DISD to mull debt tax rate

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School board to weigh benefits of current rate versus 1-cent increase

The Denton school board will weigh its options on the district’s debt service tax rate within the next month.

Superintendent Jamie Wilson said a discussion about the debt tax rate will be placed on a board meeting agenda in the next two to four weeks. He said he expects the district’s financial advisers to explain the benefits of maintaining the current debt tax rate and considering a 1-cent increase.

Property owners currently pay 49 cents per $100 valuation in debt taxes. A proposal to increase the rate to a maximum 50 cents was presented in June.

District property values are up by more than $1 billion, according to certified tax rolls released by the Denton Central Appraisal District on July 24.

Denton schools owe $773.7 million in outstanding debt, according to district documents.

The school district currently has a $2.7 million principal debt payment scheduled into the debt budget for the current fiscal year, according to a district official.

At the current debt tax rate, the district could pay off an additional $4 million in debt obligations sooner, Debbie Monschke, the district’s executive director of budget and finance, told board members at a meeting Tuesday. A penny rate increase could allow the district to pay about $5 million more in debt obligations sooner, she said.

The 1-cent hike would reflect a $10 annual increase in the tax bill for a home valued at $100,000.

There are no plans to modify the district’s $1.04 per $100 valuation operations tax rate, according to district officials.

However, the growth in property values could mean a 2 percent pay increase for all district employees.

Monschke said the property value growth will generate an additional $3 million in revenue for the operating budget.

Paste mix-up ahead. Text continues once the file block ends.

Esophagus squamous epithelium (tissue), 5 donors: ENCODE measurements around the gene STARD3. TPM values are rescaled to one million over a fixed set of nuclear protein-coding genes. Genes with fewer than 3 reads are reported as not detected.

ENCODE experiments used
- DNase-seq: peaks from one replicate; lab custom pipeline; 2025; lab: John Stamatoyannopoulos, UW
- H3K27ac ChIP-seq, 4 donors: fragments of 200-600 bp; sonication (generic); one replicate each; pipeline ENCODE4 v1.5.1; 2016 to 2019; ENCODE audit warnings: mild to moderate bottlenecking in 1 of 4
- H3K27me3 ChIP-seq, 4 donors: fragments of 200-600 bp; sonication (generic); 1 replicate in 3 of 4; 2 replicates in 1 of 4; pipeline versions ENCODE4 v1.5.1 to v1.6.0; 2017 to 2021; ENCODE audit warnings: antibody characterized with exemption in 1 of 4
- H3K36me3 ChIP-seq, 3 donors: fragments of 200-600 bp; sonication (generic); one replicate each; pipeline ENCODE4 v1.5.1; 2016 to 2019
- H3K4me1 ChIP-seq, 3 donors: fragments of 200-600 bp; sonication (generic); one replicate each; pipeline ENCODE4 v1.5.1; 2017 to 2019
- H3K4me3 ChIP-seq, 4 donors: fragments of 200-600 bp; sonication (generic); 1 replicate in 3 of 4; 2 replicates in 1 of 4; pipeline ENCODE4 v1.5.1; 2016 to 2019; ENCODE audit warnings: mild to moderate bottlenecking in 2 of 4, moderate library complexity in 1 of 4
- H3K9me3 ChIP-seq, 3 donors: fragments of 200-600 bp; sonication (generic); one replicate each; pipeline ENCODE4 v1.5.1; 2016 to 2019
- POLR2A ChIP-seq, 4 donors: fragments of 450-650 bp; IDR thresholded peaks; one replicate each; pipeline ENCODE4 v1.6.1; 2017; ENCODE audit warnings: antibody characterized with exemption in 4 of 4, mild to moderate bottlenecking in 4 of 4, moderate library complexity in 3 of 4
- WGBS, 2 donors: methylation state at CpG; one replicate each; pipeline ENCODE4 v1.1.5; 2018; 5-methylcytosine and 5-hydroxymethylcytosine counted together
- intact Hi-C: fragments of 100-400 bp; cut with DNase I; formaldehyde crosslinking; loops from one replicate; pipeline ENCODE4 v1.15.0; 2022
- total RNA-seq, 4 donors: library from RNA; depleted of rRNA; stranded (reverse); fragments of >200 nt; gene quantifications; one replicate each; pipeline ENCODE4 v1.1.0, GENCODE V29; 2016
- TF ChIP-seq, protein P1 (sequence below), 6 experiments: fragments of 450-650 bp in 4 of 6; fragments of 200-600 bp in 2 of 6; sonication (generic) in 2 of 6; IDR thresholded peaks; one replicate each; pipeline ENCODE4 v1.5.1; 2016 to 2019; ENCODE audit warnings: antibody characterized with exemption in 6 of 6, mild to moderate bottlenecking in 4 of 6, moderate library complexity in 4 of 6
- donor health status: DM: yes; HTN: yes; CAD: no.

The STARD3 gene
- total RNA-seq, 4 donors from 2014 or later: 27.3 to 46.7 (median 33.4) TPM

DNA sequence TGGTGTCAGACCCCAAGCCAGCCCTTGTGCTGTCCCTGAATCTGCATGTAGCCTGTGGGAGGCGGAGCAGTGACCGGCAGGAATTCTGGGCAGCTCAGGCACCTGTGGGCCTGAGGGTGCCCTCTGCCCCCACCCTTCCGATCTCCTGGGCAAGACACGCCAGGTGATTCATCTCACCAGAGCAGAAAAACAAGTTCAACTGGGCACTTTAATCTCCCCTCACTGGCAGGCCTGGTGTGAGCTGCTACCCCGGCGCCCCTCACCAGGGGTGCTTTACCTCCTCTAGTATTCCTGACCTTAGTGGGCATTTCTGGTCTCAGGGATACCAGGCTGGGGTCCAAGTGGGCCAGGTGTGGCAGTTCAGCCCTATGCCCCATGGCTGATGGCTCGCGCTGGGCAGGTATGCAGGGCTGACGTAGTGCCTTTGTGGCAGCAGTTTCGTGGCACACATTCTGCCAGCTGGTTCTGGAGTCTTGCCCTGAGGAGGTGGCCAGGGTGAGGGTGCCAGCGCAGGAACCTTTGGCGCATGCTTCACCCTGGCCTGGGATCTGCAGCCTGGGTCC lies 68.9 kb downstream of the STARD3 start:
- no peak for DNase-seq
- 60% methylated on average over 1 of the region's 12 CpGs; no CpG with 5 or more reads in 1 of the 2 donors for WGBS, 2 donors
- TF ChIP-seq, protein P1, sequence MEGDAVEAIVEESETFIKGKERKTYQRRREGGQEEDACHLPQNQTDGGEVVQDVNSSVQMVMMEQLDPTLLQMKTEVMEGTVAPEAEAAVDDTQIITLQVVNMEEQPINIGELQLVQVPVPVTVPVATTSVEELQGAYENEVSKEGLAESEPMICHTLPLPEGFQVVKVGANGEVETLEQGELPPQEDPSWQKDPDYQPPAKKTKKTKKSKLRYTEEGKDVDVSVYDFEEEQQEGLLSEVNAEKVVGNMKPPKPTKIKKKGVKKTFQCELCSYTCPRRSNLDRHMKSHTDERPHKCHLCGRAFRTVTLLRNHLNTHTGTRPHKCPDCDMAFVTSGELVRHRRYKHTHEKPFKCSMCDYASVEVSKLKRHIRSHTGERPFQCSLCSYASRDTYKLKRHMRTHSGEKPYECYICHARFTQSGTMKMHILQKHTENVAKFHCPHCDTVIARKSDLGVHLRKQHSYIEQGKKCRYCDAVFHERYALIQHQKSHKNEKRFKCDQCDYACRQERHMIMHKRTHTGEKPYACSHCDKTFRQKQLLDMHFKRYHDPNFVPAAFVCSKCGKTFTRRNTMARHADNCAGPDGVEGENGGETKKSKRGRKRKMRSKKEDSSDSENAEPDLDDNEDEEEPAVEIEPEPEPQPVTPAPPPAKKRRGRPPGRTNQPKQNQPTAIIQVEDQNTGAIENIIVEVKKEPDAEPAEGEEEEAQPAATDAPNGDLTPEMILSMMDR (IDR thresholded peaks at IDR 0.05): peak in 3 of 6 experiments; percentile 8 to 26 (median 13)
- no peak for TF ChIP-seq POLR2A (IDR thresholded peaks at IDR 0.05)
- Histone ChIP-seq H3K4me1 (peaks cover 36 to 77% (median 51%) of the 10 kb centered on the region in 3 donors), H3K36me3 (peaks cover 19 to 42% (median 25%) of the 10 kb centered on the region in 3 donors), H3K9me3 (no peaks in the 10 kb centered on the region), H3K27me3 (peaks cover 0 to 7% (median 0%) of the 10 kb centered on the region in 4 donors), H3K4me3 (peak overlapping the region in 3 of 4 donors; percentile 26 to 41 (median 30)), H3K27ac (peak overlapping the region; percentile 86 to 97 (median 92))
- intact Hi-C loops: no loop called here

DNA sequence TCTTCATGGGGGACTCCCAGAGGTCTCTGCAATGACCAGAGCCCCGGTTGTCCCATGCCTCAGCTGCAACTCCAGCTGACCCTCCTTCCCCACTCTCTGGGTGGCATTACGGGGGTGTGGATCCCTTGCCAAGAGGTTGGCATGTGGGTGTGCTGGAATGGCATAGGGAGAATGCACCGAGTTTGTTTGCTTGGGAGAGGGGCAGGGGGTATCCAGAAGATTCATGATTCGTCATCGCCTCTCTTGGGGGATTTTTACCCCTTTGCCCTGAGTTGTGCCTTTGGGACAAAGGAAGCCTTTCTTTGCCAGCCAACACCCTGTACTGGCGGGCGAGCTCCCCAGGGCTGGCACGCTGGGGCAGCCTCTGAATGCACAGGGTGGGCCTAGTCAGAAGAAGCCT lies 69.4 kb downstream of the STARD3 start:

Wilson said the additional revenue will offset the $4.7 million budget deficit the board adopted in June.

The operating budget includes a more than $2.8 million compensation plan for district employees that requires board approval. The school board is scheduled to vote on the plan after receiving a report from finance advisers on the effects of the new tax appraisal rolls, board President Glenna Harris said.

This will be the latest in the fiscal year that the board has ever considered pay increases, Wilson said.

If approved, the starting salary for teachers with no experience would increase from $48,000 to $48,750, according to district officials. In total, the district intends to spend more than $3 million for pay raises. The bulk of the raises — about $2.5 million — will go to teachers, district officials say.

Harris said she’s pleased that the increase in appraised values will allow the district to consider offering pay increases for all employees.

The board will consider adopting the tax rate Sept. 9.

BRITNEY TABOR can be reached at 940-566-6876 and via Twitter at @BritneyTabor.


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